In Memory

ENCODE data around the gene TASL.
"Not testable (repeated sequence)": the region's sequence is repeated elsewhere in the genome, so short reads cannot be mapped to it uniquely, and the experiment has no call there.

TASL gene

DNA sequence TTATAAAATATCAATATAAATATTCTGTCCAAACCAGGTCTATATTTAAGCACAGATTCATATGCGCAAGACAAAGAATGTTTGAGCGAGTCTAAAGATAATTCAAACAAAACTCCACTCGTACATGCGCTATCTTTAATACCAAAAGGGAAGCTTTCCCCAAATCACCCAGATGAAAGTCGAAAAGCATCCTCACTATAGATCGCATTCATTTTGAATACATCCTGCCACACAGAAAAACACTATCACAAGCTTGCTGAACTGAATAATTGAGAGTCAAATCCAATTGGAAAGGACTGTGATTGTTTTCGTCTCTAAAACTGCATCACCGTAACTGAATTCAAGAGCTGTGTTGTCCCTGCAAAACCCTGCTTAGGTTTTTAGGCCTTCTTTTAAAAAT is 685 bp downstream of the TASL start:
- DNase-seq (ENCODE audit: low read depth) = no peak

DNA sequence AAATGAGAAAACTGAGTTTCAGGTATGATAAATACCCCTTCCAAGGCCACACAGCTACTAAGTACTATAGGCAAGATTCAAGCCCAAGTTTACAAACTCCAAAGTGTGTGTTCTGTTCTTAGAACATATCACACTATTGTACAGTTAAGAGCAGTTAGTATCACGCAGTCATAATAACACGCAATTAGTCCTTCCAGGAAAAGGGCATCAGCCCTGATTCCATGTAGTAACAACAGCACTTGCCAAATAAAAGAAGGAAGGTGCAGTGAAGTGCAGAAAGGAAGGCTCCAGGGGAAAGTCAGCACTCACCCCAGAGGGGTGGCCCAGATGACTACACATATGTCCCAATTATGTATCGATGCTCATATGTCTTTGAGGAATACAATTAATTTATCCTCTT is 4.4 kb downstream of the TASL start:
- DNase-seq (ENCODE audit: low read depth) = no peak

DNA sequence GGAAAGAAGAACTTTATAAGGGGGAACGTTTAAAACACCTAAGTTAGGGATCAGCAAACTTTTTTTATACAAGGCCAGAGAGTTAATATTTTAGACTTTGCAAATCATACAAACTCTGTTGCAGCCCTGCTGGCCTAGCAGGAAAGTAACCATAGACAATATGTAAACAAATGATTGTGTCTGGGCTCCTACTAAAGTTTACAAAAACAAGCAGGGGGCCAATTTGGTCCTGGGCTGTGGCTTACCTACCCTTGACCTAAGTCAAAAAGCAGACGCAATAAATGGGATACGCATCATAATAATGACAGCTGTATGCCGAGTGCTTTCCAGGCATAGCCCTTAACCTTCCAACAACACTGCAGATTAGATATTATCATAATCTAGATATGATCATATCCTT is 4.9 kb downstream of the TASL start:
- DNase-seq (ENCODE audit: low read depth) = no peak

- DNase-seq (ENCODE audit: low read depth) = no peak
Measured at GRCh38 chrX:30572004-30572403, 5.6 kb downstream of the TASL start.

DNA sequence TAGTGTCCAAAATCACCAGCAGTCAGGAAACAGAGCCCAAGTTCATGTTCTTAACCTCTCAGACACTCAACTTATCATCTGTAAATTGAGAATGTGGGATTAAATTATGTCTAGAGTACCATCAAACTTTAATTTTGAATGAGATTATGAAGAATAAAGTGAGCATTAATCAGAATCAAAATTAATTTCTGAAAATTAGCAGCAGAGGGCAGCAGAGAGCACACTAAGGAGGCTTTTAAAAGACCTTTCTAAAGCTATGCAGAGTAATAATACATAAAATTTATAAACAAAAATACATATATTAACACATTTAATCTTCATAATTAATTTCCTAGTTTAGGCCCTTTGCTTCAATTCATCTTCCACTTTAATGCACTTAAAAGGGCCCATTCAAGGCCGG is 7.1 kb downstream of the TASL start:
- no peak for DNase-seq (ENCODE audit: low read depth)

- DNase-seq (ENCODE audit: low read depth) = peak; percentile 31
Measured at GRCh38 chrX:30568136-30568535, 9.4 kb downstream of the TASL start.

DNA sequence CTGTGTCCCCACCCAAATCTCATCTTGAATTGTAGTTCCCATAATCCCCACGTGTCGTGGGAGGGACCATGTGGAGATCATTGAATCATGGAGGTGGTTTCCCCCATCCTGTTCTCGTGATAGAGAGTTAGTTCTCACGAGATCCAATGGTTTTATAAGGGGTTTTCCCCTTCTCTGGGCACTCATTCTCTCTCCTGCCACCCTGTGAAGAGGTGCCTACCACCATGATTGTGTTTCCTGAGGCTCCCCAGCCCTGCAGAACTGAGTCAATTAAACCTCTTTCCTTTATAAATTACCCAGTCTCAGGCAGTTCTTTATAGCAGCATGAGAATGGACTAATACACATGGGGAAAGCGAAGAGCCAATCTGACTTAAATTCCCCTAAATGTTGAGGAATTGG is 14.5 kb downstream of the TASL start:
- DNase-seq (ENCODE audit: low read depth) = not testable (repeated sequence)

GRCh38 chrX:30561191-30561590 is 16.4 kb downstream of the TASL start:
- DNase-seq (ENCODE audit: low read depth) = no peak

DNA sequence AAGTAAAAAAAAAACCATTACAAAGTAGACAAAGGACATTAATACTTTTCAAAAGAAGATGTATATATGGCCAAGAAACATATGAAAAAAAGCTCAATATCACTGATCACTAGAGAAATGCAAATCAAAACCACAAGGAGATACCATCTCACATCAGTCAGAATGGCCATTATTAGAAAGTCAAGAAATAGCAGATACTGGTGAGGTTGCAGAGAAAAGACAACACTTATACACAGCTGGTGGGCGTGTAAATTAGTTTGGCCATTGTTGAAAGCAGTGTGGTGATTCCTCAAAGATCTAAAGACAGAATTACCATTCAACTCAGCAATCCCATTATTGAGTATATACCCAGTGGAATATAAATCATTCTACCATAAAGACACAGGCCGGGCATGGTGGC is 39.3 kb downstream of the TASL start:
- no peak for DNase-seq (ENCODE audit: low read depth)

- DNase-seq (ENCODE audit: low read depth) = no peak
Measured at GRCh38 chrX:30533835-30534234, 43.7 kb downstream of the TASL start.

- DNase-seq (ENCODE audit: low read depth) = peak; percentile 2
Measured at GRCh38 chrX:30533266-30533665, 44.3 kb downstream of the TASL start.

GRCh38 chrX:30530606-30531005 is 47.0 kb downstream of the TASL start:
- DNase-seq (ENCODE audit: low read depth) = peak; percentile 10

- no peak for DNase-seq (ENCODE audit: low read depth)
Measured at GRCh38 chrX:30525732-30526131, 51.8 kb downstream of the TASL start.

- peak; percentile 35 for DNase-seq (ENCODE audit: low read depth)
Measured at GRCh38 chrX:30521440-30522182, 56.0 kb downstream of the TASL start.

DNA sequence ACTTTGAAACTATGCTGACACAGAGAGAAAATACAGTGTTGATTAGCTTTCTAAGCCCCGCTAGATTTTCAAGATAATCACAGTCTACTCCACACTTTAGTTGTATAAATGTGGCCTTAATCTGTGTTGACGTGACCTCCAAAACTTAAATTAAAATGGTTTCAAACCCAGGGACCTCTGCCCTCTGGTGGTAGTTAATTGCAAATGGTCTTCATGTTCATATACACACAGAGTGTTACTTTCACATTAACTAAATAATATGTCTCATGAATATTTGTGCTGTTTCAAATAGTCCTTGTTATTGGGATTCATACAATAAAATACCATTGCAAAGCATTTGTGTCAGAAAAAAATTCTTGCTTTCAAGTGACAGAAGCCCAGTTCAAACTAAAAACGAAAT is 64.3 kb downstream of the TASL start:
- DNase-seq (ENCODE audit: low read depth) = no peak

As the bbq’s get underway, pools are opened, and lazy Fridays and weekend agendas booked from now ’til September, in many towns, villages, and cities, this weekend finishes with a small tribute to those who have been killed in service to our country. There is some question as to where the very first “Memorial Day” celebration occurred under said name. Much of the discussion puts it after the Civil War—during which a total of 600,000 soldiers from both sides were killed—leading many to continue the ancient tradition of decorating soldiers’ graves. From Waterloo, NY to Columbus, Miss.,—and even an unofficial first observance in 1865 Charlestown, SC, where freed African Americans cleaned up and landscaped an area that was the final resting place of at least 257 Union prisoners of war—the reverence for those lost while defending our country is deep. All political agendas and historical infractions aside, this country has been built on a broad spectrum of beliefs that rarely have singular focus. As with so many aspects of life that we are not familiar with unless directly connected to, it is easy to return to work on Tuesday forgetting why you had that extra day of rest. But if for a few moments today you can give respect to a loved one, a friend, a neighbor, whomever, you have done more than you will probably do for most of the summer to come. Our moral code, our freedoms, our rights to do that which we feel entitled were not always so, and have been questioned many times over. If we start from a position of respect vs expectation we might change the course of our day. To all those who have served, thank you. To all those who have lost their lives in service, a prayer for you and your families.—Dominick

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